Applications specifically designed to support trading activities may need to be custom-built, but even these should be easier to built on a technology stack that supports HTML5 vs more traditional 2-tier fat client & database architectures.

Traditional 3-tier architectures are obviously easier to migrate to HTML5, but in a large portfolio of (legacy) applications, these may be in a relative minority.

Shared Services

In order to build many more innovative products, new products need to build upon the capabilities of older or existing products – but without creating ‘drag’ (i.e., software complexity) that can slow down and eventually kill the ability to innovate.

The way to do this is with shared services, which all teams recognise and evolve, and who build their products on top of their shared capabilities. Shared services mean better data governance and architectural oversight, to ensure the most appropriate services are identified, and to ensure the design of good APIs and reusable software. Shared services pave the way for applications to consolidate functionality at a portfolio level.

Messaging/Integration

On the face of it, the Sungard strategy doesn’t say anything about messaging or integration: after all, HTML5 is a client GUI technology, and hosted services are (in principle) primarily about infrastructure.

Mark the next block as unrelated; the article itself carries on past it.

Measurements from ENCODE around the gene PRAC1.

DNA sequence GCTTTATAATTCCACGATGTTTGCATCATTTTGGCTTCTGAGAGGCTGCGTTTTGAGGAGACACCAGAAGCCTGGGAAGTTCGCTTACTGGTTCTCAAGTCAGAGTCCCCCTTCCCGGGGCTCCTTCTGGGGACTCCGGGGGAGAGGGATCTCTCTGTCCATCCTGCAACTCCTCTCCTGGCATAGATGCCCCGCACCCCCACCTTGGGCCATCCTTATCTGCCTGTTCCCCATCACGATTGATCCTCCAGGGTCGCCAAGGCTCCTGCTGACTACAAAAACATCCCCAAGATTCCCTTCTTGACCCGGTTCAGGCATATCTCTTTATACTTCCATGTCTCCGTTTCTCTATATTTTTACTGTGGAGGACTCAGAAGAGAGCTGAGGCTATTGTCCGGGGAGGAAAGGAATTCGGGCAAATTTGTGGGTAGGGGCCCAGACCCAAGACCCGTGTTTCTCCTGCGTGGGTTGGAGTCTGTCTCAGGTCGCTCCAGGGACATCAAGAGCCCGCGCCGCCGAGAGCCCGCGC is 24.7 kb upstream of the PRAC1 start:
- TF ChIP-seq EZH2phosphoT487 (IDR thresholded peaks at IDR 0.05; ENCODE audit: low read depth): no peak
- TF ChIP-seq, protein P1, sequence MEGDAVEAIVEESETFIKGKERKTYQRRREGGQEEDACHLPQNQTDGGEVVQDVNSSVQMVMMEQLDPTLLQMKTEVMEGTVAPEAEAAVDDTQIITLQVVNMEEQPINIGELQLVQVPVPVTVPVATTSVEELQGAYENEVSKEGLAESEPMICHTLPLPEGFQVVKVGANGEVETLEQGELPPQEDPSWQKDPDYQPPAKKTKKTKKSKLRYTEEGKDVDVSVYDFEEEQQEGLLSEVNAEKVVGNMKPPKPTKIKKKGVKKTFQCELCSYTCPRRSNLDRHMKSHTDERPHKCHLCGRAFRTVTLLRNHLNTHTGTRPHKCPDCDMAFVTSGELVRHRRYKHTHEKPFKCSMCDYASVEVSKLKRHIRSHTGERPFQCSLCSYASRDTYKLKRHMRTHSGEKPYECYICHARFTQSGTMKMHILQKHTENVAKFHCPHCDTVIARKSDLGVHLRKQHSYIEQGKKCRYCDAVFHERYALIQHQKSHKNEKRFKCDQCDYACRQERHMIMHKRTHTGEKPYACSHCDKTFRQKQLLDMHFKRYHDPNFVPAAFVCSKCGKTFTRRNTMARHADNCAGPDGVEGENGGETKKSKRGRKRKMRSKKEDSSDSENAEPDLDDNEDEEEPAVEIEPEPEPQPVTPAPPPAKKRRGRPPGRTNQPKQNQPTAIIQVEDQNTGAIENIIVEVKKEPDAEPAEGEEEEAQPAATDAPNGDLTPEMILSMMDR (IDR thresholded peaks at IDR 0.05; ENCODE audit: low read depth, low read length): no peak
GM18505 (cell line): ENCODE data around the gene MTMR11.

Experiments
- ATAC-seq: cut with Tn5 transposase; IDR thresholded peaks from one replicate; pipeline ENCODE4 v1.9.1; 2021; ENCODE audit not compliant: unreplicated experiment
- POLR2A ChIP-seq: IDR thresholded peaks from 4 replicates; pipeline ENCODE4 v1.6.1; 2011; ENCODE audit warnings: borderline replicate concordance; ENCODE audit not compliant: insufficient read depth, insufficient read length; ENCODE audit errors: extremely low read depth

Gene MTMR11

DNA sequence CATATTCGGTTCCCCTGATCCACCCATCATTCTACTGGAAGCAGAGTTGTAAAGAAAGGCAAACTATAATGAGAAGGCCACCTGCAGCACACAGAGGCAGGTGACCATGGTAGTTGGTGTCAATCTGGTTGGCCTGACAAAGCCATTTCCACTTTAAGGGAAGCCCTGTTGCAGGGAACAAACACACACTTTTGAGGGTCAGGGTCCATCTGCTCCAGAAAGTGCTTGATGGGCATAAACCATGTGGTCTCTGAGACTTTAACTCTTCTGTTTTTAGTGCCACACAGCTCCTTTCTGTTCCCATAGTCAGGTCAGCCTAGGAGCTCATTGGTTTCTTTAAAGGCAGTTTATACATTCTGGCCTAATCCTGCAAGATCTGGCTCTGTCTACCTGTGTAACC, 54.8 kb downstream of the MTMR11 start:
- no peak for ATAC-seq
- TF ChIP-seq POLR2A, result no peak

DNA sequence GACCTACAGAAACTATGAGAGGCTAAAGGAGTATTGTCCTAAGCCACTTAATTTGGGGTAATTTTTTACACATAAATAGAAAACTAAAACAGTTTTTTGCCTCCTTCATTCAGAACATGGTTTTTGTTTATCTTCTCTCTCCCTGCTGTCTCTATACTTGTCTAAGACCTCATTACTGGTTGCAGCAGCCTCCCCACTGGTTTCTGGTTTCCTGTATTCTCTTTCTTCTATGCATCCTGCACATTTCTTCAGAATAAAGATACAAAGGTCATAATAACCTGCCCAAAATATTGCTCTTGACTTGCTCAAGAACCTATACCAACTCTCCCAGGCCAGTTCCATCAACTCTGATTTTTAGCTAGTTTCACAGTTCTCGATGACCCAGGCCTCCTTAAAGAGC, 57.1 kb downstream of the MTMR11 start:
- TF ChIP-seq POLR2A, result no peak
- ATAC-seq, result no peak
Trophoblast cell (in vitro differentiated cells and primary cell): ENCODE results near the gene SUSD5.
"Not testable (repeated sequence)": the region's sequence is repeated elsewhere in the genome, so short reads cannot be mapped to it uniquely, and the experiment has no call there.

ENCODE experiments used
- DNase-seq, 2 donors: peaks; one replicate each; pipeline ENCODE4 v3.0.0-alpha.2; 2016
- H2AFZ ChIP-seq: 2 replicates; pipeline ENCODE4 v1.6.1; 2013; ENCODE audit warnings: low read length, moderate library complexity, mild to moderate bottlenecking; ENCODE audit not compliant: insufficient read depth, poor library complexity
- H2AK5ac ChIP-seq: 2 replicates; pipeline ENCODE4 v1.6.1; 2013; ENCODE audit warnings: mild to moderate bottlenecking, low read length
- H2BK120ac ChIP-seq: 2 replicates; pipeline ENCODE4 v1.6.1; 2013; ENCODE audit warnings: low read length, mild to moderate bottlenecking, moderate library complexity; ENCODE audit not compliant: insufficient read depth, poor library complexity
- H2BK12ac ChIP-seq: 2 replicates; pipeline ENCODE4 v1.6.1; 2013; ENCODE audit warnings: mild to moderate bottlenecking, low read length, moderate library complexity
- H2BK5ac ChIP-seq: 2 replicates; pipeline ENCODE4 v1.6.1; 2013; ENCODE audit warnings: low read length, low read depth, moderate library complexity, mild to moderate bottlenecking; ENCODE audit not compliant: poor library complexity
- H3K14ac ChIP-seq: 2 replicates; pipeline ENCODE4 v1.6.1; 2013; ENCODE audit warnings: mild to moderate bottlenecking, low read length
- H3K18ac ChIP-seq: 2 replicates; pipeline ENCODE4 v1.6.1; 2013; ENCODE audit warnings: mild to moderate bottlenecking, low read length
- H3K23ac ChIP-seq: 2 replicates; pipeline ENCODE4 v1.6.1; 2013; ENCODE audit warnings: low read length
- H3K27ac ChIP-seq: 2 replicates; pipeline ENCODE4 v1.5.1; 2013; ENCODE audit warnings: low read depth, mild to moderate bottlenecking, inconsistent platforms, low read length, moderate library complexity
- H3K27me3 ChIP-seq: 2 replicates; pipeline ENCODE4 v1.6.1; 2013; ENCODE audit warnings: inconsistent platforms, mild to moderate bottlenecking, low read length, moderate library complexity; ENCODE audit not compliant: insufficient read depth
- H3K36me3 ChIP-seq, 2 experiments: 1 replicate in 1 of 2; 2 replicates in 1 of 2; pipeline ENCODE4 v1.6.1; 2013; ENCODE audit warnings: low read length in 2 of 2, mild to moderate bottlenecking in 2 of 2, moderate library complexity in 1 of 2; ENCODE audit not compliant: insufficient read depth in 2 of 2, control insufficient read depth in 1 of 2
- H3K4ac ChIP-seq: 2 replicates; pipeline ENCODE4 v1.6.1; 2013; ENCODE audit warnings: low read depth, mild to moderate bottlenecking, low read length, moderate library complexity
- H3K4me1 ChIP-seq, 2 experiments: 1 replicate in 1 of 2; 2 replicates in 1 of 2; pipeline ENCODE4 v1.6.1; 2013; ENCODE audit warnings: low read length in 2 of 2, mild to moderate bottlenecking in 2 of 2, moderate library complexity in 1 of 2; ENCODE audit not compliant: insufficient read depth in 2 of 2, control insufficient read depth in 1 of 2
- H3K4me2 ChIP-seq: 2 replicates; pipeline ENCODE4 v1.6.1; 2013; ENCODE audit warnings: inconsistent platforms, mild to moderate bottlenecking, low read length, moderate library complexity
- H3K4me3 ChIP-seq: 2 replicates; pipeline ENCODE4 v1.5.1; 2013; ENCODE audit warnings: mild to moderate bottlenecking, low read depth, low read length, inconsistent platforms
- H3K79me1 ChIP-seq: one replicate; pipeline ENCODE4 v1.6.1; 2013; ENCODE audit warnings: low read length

And one could certainly meet those stated objectives without addressing messaging/integration. However, once you start to have hosted services, you can start to interact with clients from a business development perspective on a ‘whole capability’ basis – i.e., offer solutions based on the range of hosted services offered. This will require a degree of interoperability between services predicated primarily on message passing of some sort.

On top of that, with hosted services, connection points into client environments need to be more formally managed: it is untenable (from a cost/efficiency perspective) to have custom interface points for every client, so some standards will be needed.

Messaging/Integration is closely related to shared services (they both are concerned with APIs and message content etc), but are more loosely coupled, as the client should not (to the fullest extent possible) know or care about the technical implementation of the hosted services, and instead focus on message characteristics and behaviour as it relates to their internal platforms.

Conclusion

The two objectives set by Sungard are a reflection of what is both meaningful and achievable for a firm with a portfolio of its size and complexity. Products that choose to adopt the directives to the letter will eventually find they have no strategic future.

Product owners, on the other hand, that understand where the CTO is really trying to get to, will thrive and survive in an environment where legacy financial applications – feature-rich as they are – are at risk of being outed by new internet-based firms that are able to leverage the best of the latest technologies and practices to scale and take market share very quickly from traditional vendors.

Portfolio owners on the buy-side (i.e., financial service firms) should take note. A similar simply stated strategy may be all that is needed to get the ball rolling.

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The long journey for legacy application evolution